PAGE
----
The Inter-School Connectivity Project (ISCP) is a year-long exchange programme between Friendship school students in remote river island areas and their counterparts in France, Luxembourg, Switzerland and Cambodia.

The students spoke to each other in a series of Zoom calls, in a very practical, experiential approach to climate change education, sharing knowledge and experience on climate, agriculture and day to day life.

The programme encouraged students to discuss and share solutions to cope with climate change — logistical or behavioural adaptations, changes in practices and lifestyles, etc.

Main actions

Services adapted to climate-impacted environment

Friendship works in hard-to-reach and underserved areas of Bangladesh that are exposed to extreme climatic events. All projects and programs of Friendship have been conceived and developed, by necessity, to be adapted to such climate-impacted environments. All services are designed to minimise disruptions and damages due to climate events. By maintaining access to vital services, we ensure that the climatic realities faced by these most vulnerable communities do not hamper their opportunity to live with dignity and hope.

Pre-fabricated schools adapted to flood threat

Instead of letting children’s education be disrupted by inevitable floods and river erosion calamities, we adapt by building school premises that are prefabricated and that can be dismantled and set up again within a few hours. Friendship makes sure that our schools follow our students. In the unfortunate event of community migration to other chars, Friendship dismantles school classrooms and sets them up again in the locations where the majority of students’ families have migrated to.

Awareness raising about Locally Led Adaptation

Our climate adaptation solutions are all locally-led and community-managed. At the field level, awareness raising about climate change, preparedness and proportionate response are key for the communities to avoid losses and become more resilient. At the other end of the spectrum, Friendship has established a global network, which is a source of financial resources but also constitutes a unique platform for exchanging skills and ideas. Within this network and even beyond, we actively engage to inform and advocate about the effectiveness of locally-led adaptation, and Bangladesh being a world leader in climate adaptation. Participating in international events and forums is also a way to convey the voices from the frontlines of climate change.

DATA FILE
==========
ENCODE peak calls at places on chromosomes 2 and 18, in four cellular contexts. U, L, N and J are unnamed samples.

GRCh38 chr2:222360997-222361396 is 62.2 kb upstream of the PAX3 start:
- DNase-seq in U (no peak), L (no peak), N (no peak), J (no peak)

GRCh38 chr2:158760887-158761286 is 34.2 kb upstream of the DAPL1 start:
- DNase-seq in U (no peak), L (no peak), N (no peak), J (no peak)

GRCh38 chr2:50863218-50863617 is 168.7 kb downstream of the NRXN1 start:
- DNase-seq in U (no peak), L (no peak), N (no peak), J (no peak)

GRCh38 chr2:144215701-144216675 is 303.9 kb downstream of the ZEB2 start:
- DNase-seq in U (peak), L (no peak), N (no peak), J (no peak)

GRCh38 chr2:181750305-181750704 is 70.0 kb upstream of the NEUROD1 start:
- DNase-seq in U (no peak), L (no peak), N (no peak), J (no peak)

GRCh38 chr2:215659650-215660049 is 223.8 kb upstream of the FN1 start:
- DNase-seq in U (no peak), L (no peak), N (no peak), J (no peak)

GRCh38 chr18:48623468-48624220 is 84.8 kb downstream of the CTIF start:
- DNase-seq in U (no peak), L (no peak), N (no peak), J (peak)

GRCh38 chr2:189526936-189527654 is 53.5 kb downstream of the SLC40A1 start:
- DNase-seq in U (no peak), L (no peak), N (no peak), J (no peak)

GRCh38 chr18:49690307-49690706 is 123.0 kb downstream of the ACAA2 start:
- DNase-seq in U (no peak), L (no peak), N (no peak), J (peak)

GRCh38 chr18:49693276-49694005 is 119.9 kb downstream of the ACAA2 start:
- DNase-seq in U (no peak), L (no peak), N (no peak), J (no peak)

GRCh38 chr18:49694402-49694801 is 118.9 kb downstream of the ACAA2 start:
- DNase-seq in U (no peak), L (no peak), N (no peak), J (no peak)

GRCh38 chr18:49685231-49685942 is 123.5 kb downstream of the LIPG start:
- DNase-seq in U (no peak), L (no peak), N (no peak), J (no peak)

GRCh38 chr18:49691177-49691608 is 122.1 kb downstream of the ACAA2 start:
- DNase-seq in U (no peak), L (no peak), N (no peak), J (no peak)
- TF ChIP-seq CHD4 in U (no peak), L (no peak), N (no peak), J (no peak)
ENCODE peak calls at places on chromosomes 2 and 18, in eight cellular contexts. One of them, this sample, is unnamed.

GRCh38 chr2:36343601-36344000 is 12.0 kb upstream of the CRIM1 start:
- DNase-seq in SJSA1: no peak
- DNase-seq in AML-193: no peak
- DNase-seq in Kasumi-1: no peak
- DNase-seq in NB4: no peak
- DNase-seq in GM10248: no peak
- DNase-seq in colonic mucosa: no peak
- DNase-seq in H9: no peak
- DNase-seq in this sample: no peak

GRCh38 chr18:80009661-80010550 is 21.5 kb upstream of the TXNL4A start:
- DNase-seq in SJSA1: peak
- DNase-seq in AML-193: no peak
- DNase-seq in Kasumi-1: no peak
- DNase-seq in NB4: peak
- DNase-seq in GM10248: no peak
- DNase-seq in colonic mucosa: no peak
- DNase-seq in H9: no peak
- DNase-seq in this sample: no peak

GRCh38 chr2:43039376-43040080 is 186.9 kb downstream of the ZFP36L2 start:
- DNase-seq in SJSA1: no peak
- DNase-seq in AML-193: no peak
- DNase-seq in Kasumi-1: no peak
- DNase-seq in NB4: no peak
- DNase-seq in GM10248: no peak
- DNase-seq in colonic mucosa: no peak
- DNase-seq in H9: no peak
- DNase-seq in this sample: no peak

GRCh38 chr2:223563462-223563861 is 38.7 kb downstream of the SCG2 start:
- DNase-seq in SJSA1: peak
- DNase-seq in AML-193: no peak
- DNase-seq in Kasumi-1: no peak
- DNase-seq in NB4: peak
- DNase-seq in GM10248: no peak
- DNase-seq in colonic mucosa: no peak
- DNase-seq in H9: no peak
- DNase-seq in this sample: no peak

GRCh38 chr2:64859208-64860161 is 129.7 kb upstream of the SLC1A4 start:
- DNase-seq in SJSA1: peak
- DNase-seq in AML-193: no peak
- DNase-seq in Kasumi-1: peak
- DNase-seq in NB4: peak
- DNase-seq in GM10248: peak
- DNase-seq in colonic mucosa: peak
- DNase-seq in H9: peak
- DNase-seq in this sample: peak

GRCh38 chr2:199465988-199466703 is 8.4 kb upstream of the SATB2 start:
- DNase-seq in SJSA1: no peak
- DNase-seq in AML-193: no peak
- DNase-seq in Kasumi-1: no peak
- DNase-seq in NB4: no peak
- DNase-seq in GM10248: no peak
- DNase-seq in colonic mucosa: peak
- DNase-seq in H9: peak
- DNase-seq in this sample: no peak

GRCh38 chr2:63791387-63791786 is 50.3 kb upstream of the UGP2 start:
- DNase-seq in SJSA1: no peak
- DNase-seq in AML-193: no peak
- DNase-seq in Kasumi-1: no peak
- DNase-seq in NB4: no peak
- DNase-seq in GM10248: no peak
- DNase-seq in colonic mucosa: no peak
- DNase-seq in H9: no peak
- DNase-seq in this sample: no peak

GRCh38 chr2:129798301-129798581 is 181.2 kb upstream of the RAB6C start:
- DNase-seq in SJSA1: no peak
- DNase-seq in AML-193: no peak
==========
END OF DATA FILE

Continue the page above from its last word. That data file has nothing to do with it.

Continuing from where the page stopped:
Awareness Raising on tree plantation

Every year, Friendship conducts household-level tree plantation campaigns to sensitise communities about the importance of a greener world. We give them information on the best kind of trees, the right time and right method to plant them. If needed, we support beneficiaries with seeds, saplings and fertilisers for the tree plantation. At schools, we conduct separate awareness sessions for children to let them know about the importance of planting trees and to encourage them to help their parents in tree plantation.

Cyclone-resilient houses

Cyclone-resilient houses within a community allow people to seek shelter much closer to their homes, compared to traditional cyclone shelters which can be several kilometres away. Three such houses-cum-mini shelters were built as a pilot project using local and environment-friendly materials and designed to the needs of the community.

Poverty Mapping

Communities survey their villages to understand their vulnerabilities. This includes developing a map of the area to pinpoint vulnerable households and identify geographic barriers to market access and earning opportunities. These are then brought up at meetings with relevant local government authorities to find ways resolve them.

Transition fund for economic resilience to climate disasters

The transition fund helps families impoverished by climatic disasters to recover and get back on their feet through one-time grants of livestock and seeds, and support in the form of vaccination, feed, veterinary support, and training.

Emergency health camps during climatic disasters

Floods and other climatic disasters compromise the mobility of communities and often make basic medical care impossible to access. During floods, roving health teams provide primary health services by boat, ensuring that those displaced or marooned by floods have access to vital medical care.